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Need to prove that $f(x)=x^2$ is uniformly continuous on $\bigcup_{n=1}^\infty \left[n, n+\frac1{n^2}\right]$

I know I can prove that f is uniformly continuous on $\left[n,n+\frac{1}{n^2}\right]$ but I'm not sure if it'll apply to this infinite union. Also this union is open, not closed so it's not compact, right?

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  • $\begingroup$ For the second question: that union not only it is not open, but it's also closed. However, it is not compact, because it is not bounded. $\endgroup$ – user228113 Mar 24 '17 at 18:30
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    $\begingroup$ The set is not compact (otherwise this would be easy), because it is unbounded. To prove that the function is uniformly continuous, let $S_n = [n, n+1/n^2]$ and $S = \cup_n S_n$. Then use the fact that if $|x-y| < \delta$ and $x,y \in S_n$, then also $|x-y| \le n^{-2}$ and therefore $|x^2-y^2| = |x+y||x-y| \le 3nn^{-2} = 3/n$, for any $n$. $\endgroup$ – Hans Engler Mar 24 '17 at 18:36
  • $\begingroup$ Sorry I don't really get the $|x−y|≤n^−2$. Can you give me more detail? $\endgroup$ – Emmie Ruta Mar 24 '17 at 18:38
  • $\begingroup$ If $x,y \in S_n$, then $n \le x,y \le n + n^{-2}$, hence $|x-y| < n^{-2}$. And then $|x+y| \le |x| + |y| \le n+1 + n+1 \le 3n$, at least if $n > 1$. $\endgroup$ – Hans Engler Mar 24 '17 at 18:46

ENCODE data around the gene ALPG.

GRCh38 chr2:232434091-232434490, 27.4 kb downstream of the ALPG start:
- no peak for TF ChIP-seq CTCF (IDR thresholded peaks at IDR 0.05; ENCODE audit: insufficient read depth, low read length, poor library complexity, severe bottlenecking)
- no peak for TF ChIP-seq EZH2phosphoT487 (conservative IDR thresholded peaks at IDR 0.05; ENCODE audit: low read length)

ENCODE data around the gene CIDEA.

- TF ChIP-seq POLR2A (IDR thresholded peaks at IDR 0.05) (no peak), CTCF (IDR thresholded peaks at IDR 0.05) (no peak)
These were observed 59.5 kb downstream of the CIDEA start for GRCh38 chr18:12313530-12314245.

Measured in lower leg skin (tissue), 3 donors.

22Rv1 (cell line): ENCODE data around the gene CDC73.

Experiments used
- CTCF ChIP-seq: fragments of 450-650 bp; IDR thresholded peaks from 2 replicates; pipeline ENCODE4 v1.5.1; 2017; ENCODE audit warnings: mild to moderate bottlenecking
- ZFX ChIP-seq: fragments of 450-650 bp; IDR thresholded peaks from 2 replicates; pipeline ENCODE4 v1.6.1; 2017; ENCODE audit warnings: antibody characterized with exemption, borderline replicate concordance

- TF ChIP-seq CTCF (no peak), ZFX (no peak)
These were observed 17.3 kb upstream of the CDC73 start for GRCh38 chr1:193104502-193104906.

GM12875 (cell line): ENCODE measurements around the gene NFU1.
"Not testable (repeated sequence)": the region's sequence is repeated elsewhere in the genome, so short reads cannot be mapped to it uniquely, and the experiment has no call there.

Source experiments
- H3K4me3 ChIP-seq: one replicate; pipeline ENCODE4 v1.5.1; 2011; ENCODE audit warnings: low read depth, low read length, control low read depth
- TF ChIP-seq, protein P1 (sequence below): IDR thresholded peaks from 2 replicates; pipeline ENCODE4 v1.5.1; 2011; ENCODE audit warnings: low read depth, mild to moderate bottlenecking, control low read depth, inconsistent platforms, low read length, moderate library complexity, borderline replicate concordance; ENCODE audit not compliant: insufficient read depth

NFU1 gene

• $\begingroup$ Hi Hans, so for this I will set $delta=1/n^2$, so that $|x^2-y^2|$ is smaller than all epsilon? $\endgroup$ – Emmie Ruta Mar 24 '17 at 19:51
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Lets define $M_l:=\bigcup_{n=1}^l \left[n, n+\frac1{n^2}\right]$ and let $\varepsilon>0$ be arbitrary. Since $$\lim_{n\to\infty}f(n+\frac1{n^2})-f(n) = \lim_{n\to\infty}\frac2n+\frac1{n^4}=0,$$ we can choose $k\in\Bbb N$ with $\varepsilon>f(n+\frac1{n^2})-f(n)>0$ for all $n>k$. It is easy to see now that one can find $\delta>0$, such that $|f(x)-f(y)|<\varepsilon$ for all $|x-y|<\delta$ with $x,y\in M_\infty\setminus M_k$. (This follows from the monotonicity of $f$ and the fact that the intervals $\left[n, n+\frac1{n^2}\right]$ is not getting arbitrarily close to each other.) Since $M_k$ is compact and $f$ is continuous, the restriction of $f$ to $M_k$ is uniformly continuous. Thus, by (possibly) sufficiently shrinking $\delta$, we can achieve $|f(x)-f(y)|<\varepsilon$ with $|x-y|<\delta$ and $x,y\in M_k$. Now we have $f$ uniformly down pat on the whole set $M_\infty$.

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